Broadcasters and TV set makers are being asked to help "fast-track"—i.e., finish within nine months—voluntary performance standards for DTV receivers, including possibly creating some sort of "Good Broadcasting" seal of DTV approval.
The FCC last week said it may ask manufacturers to create labels for top-performing DTV receivers so consumers will know which ones reliably receive signals off the air without relying on rooftop antennas or requiring cable hookups.
The request was part of a broader inquiry examining the potential for both mandatory and voluntary receiver performance standards for all telecommunications devices, including wireless and satellite products. Voluntary guidelines are also being considered for new in-band, on-channel digital radios.
The FCC dismissed requests by the broadcast industry for mandatory receiver performance standards. Those requests have been made several times by the National Association of Broadcasters, the Association for Maximum Service Television and Sinclair Broadcasting, while equipment makers have opposed mandatory labeling, led by the Consumer Electronics Association.
Both sides have found something to like in the FCC's suggestions. "We would like to see mandatory standards but we've got to be realistic about the political atmosphere," said Nat Ostroff, Sinclair's technology chief. "It ought to be possible to get 'best practices' standards in place and required labeling of whether a device meets those specifications."
Michael Petricone, CEA VP of technology, said, "We are pleased the FCC does not intend to pursue mandatory standards for receivers." The CEA is still reviewing the call for voluntary guidelines and labeling.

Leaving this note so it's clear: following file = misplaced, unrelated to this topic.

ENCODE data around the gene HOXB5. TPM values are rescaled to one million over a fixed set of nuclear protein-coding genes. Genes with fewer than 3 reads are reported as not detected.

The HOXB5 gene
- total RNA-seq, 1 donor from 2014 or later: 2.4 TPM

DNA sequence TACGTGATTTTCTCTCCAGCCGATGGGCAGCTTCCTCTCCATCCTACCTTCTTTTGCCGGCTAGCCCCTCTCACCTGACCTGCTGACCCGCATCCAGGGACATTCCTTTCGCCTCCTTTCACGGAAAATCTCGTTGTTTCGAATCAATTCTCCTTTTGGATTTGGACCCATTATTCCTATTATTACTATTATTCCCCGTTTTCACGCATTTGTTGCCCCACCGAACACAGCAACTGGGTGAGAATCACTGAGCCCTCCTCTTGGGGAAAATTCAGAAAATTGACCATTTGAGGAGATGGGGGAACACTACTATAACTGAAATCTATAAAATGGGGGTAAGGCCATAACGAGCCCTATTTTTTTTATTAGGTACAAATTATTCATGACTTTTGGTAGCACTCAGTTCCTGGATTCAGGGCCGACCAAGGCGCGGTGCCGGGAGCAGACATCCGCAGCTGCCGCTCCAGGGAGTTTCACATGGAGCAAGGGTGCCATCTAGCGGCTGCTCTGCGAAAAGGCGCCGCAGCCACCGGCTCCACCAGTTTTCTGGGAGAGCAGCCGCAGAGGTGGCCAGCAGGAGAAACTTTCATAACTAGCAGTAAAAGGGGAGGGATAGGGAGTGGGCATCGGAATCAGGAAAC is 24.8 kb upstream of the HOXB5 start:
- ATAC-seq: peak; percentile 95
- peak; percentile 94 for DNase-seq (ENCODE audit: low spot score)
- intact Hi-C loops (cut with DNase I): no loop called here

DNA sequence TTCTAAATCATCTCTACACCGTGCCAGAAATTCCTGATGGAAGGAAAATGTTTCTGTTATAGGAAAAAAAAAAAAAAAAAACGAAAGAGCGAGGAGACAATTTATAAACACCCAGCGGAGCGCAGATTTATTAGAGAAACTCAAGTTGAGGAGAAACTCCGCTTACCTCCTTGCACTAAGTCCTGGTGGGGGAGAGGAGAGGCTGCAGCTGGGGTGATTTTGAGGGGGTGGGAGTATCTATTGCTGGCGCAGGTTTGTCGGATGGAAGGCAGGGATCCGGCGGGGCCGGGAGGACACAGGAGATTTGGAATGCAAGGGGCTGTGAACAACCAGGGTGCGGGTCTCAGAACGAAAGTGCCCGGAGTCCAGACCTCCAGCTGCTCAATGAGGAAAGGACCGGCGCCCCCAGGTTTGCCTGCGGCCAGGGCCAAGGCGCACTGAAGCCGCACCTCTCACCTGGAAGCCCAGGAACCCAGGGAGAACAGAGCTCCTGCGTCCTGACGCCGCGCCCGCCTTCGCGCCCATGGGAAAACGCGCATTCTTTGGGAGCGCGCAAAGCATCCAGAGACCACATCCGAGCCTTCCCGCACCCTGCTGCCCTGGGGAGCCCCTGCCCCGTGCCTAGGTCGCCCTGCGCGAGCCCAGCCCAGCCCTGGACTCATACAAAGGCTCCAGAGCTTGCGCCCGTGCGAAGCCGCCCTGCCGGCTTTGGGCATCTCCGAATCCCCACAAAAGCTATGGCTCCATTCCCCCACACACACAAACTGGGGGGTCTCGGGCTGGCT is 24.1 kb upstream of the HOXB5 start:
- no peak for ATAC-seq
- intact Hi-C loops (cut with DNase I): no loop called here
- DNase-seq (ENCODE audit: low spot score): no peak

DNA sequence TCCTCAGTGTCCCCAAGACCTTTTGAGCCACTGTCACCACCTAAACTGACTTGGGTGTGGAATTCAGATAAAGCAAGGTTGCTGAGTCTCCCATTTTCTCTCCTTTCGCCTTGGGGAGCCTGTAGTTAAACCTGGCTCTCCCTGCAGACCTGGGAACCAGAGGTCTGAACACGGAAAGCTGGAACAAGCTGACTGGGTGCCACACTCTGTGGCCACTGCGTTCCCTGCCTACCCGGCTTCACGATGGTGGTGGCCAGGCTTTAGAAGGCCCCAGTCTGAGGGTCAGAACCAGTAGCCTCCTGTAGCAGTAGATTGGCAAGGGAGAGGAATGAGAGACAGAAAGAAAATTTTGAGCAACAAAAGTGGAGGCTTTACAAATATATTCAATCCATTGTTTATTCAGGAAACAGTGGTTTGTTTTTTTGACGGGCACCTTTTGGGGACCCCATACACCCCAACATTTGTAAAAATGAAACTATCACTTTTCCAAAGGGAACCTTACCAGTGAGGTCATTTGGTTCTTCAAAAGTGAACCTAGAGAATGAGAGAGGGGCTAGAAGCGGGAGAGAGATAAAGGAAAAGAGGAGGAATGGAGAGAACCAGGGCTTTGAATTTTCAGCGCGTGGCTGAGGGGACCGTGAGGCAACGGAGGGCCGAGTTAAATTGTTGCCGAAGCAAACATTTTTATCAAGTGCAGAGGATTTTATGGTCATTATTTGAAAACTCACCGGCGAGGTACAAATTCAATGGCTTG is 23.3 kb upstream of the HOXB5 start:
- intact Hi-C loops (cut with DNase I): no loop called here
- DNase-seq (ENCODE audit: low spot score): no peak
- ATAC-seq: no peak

The government has been reluctant to establish receiver performance standards—especially for TVs, radios and other consumer devices—fearing that high standards could eliminate popular, low-cost products and stifle creation of new products. Instead, the agency has regulated power levels of licensees' transmitters.
But with new services knocking on the door, the commission wants to find out if more demanding receiver performance measures would allow it to fit some of those new entrants into currently occupied spectrum bands. "Spectrum sharing is increasingly necessary and common," agency Chairman Michael Powell said in a statement last week. "Shared expectations about the characteristics of receiver equipment allow all parties to plan for and mitigate interference."
FCC officials opined that if broadcast radio receivers were designed to tolerate higher levels of interference, the industry would not have had reason to complain about signal conflicts created by the terrestrial repeaters used by satellite radio providers XM and Sirius to ensure uninterrupted service in local markets.
Better receivers conceivably would have made Congress less eager to scale back the FCC's low-power radio plan four years ago. But full-power broadcasters convinced lawmakers that the FCC's original plan would have created too many new stations and unacceptable interference for established full-power stations. The agency continues to insist that the original low-power plan would not have created unacceptable interference to full-power stations.
For DTV, receiver performance guidelines would have an extra benefit—in addition to squeezing new services onto the band.
FCC officials predict that labeling which sets provide reliable off-air reception would speed consumer adoption of digital service. "Such identification would allow consumers to easily identify high-performance products and would allow manufacturers/retailers to emphasize the features of those products to encourage consumers to purchase them," the agency said in the inquiry notice.
The FCC indicated that it would like the industry trade groups to convene a task force within three months and to recommend guidelines in six to nine months.
Among the issues to be addressed are the potential impact interference specifications would have on innovation of new designs and features and the effect guidelines would have on production costs, consumer prices, availability and user demand.
Similar questions are being asked for digital radio, although the FCC also wants comments on whether millions of analog-only radios should have any protections from possible interference when digital service rolls out.
Unlike digital TV stations, which were granted a second channel for digital, IBOC digital radio will require radio stations to add a second digital signal on the same channel as their analog broadcast.